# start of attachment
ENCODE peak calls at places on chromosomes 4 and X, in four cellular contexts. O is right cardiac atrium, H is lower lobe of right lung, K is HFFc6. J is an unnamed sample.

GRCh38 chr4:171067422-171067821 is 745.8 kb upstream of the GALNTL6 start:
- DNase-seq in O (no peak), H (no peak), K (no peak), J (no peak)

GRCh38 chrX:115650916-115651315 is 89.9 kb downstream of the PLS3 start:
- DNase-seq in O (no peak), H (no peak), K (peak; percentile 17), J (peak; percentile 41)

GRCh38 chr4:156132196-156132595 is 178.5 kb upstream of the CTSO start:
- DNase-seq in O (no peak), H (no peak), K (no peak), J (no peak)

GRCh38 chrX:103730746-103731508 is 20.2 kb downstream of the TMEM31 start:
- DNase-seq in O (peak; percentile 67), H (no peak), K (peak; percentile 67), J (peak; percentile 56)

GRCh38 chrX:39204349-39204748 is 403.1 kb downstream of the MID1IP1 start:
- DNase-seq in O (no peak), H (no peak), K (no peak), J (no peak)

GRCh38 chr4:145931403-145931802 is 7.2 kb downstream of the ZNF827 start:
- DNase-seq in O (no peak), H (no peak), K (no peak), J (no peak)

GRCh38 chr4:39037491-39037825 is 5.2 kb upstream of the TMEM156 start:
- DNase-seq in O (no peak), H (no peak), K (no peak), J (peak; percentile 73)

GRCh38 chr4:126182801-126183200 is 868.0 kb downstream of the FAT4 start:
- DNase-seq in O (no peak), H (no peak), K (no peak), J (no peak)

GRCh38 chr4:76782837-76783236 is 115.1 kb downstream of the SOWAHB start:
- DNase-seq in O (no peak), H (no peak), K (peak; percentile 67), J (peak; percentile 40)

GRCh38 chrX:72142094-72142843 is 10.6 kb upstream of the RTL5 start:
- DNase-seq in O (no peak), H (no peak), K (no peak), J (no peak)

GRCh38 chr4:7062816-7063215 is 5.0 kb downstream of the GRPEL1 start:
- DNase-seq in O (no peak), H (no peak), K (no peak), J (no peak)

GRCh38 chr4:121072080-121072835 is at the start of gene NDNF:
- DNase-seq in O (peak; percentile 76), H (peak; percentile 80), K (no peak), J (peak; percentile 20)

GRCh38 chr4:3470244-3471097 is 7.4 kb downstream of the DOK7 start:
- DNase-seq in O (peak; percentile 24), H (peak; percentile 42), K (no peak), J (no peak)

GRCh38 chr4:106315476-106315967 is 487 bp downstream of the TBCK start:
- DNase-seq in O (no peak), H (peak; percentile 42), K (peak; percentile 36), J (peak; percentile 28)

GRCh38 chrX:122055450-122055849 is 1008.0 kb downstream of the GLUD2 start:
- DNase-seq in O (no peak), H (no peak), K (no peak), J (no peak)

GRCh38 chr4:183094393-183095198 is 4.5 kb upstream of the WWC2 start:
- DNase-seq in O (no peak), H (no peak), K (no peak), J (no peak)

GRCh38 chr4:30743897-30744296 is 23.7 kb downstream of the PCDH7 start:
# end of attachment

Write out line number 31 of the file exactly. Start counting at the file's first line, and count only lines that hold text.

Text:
- DNase-seq in O (no peak), H (no peak), K (no peak), J (no peak)